Figure 1: Radiographs of bilateral knees, anteroposterior and lateral views showing (A) pencil outlining of diaphysis, (B) Pelkan spurs, (C) White line of Frankel, (D) Ring of Wimberger, and the (E) Trummerfeld zone suggestive of scurvy

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Figure 2: Contrast-enhanced computed tomography of the head – large (A) subgaleal collection of size 12 cm × 10 cm in the left temporoparietal region with area of blood attenuation - subgaleal hematoma and a small (B) extradural collection of 25 mm × 7 mm in the left temporal region without evidence of bone erosion

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Scurvy is caused by nutritional deficiency of ascorbic acid or Vitamin C. Human beings cannot synthesize Vitamin C due to lack of the L-gluconate enzyme.[1] Commonly seen more than a century ago, it has now become a rare entity in the pediatric population. It is usually seen in infants fed with boiled milk with absence of timely initiation of complementary feeding or children with iron overload (i.e., in thalassemia), on dialysis, having malignancies, or with neurodevelopmental or psychiatric disorders that are associated with restricted diets due to extreme food fussiness (like in our patient).[2] Scurvy is a clinicoradiological diagnosis. The typical radiographic findings occur at distal end of long bones and include pencil outlining of the diaphysis, Pelkan spurs, White line of Frankel, Ring of Wimberger, and the Trummerfeld zone.[3] As the number of cases of scurvy has decreased remarkably, so has its awareness among physicians and it is often overlooked in the list of differential diagnoses. There have been instances in which scurvy has been misdiagnosed as malignancy, infection, or rheumatological disorders. Other uncommon presentations of scurvy that have been reported in the past include muscle bleeds, hemarthrosis, proptosis,[4] extradural hematoma, and hemorrhagic pleural effusion.[1]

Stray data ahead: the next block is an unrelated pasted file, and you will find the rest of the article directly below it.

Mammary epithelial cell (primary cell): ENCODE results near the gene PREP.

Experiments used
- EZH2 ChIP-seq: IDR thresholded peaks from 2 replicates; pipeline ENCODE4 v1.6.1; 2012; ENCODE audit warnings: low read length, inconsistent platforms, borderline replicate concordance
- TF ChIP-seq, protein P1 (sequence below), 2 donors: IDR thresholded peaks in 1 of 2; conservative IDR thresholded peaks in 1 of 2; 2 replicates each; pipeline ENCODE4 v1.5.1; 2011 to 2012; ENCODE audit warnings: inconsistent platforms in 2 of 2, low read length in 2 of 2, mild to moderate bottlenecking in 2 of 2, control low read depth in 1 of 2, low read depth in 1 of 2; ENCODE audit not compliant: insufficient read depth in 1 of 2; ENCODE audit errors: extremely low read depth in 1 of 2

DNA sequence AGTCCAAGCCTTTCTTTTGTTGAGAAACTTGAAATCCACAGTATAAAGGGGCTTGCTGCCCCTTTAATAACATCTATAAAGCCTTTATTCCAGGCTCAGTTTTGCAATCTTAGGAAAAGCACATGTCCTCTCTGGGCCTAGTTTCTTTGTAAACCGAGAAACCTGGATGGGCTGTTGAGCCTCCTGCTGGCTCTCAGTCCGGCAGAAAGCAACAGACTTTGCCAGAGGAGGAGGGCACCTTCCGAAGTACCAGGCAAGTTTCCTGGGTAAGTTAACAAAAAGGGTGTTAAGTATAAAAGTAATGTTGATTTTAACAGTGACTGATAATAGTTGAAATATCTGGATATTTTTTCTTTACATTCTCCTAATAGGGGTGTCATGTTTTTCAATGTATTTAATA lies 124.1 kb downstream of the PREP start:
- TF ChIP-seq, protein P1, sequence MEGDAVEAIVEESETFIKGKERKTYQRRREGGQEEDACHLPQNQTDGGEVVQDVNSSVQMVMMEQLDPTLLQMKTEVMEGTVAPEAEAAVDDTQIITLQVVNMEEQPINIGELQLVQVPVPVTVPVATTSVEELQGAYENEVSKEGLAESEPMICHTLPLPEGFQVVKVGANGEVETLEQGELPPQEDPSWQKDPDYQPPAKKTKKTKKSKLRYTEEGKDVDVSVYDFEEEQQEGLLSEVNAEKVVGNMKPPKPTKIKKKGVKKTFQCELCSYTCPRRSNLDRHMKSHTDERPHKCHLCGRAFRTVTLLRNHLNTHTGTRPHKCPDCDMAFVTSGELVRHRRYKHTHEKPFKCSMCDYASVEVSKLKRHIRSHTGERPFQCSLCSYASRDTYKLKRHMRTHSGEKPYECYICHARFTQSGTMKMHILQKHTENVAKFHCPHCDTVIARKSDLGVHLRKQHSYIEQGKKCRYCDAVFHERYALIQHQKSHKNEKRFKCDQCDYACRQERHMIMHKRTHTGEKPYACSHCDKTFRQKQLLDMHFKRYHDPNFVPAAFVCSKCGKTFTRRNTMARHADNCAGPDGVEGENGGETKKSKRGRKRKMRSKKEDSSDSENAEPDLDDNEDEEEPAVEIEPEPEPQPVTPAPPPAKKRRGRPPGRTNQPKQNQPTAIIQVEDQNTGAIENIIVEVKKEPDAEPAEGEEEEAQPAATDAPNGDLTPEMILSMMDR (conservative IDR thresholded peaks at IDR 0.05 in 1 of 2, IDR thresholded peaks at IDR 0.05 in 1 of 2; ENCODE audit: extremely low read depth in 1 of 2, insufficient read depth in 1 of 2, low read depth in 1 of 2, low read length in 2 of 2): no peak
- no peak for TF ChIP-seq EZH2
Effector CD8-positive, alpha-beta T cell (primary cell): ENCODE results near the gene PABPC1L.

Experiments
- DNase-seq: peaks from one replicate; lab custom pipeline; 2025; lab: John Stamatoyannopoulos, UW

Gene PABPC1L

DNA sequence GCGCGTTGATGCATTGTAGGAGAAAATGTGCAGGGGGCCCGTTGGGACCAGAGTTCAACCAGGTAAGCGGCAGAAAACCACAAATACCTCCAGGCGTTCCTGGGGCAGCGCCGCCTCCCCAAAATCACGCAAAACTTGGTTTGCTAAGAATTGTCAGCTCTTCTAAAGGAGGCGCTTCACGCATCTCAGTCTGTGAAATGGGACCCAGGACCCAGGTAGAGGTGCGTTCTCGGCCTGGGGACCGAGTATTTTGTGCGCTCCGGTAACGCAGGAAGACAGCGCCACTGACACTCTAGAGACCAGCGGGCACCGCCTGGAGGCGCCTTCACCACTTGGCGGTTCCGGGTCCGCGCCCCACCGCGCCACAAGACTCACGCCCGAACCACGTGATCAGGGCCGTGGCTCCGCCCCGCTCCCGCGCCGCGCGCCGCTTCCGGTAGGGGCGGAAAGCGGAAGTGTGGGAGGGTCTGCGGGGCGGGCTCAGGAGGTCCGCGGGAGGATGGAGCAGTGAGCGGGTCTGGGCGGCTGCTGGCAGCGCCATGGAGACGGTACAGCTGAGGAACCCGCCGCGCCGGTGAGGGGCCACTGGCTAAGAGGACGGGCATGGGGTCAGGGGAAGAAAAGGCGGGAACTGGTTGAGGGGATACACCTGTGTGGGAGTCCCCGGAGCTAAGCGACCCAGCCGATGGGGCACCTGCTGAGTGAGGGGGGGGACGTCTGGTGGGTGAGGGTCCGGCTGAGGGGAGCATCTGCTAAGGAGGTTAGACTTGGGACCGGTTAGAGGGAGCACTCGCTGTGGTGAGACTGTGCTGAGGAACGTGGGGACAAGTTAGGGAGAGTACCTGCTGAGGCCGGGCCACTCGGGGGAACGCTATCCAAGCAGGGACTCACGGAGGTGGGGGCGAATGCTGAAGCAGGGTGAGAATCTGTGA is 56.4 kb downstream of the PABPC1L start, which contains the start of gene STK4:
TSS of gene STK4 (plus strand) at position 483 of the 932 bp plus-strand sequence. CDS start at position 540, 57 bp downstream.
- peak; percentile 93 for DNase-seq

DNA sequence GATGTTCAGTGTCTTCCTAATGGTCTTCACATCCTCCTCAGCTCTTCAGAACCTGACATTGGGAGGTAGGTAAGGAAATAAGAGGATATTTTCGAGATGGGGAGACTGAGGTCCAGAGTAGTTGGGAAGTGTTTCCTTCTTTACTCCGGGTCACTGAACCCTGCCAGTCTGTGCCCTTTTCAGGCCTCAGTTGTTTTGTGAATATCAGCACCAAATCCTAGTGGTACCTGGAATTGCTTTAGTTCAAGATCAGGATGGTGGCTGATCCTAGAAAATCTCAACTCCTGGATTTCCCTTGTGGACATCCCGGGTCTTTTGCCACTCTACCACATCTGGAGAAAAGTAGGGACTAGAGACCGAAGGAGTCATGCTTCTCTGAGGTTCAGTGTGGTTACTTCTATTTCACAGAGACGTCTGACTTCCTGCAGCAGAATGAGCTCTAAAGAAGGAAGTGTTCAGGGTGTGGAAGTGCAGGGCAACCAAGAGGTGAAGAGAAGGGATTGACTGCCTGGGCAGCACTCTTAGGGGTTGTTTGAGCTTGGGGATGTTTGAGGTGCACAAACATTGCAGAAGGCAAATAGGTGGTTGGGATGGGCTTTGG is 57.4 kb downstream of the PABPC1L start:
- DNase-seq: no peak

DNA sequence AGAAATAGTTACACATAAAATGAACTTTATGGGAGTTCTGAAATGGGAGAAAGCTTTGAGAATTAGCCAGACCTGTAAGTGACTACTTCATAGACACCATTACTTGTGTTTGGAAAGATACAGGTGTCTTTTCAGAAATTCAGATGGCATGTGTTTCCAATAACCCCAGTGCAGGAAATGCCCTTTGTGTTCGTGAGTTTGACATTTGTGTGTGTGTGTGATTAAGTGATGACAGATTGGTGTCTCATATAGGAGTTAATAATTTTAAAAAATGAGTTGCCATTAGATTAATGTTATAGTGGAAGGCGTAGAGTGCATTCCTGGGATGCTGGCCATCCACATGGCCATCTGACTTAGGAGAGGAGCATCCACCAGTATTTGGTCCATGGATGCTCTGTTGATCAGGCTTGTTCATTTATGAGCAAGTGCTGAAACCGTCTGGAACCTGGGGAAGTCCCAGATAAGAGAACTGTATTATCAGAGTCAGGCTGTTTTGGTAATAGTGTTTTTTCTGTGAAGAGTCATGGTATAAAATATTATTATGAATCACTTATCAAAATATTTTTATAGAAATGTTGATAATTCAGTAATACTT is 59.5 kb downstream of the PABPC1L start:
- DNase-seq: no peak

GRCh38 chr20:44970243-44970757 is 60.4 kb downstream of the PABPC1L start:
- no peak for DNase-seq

Declaration of patient consent

The authors certify that they have obtained all appropriate patient consent forms. In the form, the legal guardian has given consent for images and other clinical information to be reported in the journal. The guardian understands that the names and initials will not be published and due efforts will be made to conceal identity, but anonymity cannot be guaranteed.

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Conflicts of interest

There are no conflicts of interest.

  References Top

Kumar V, Choudhury P. Scurvy - A forgotten disease with an unusual presentation. Trop Doct 2009;39:190-2.  Back to cited text no. 1
Saavedra MJ, Aziz J, Cacchiarelli San Román N. Scurvy due to restrictive diet in a child with autism spectrum disorder: Case report. Arch Argent Pediatr 2018;116:e684-7.  Back to cited text no. 2
Agarwal A, Shaharyar A, Kumar A, et al. Scurvy in pediatric age group - A disease often forgotten? J Clin Orthop Trauma 2015;6:101-7.  Back to cited text no. 3
Verma S, Sivanandan S, Aneesh MK, et al. Unilateral proptosis and extradural hematoma in a child with scurvy. Pediatr Radiol 2007;37:937-9.  Back to cited text no. 4


  [Figure 1], [Figure 2]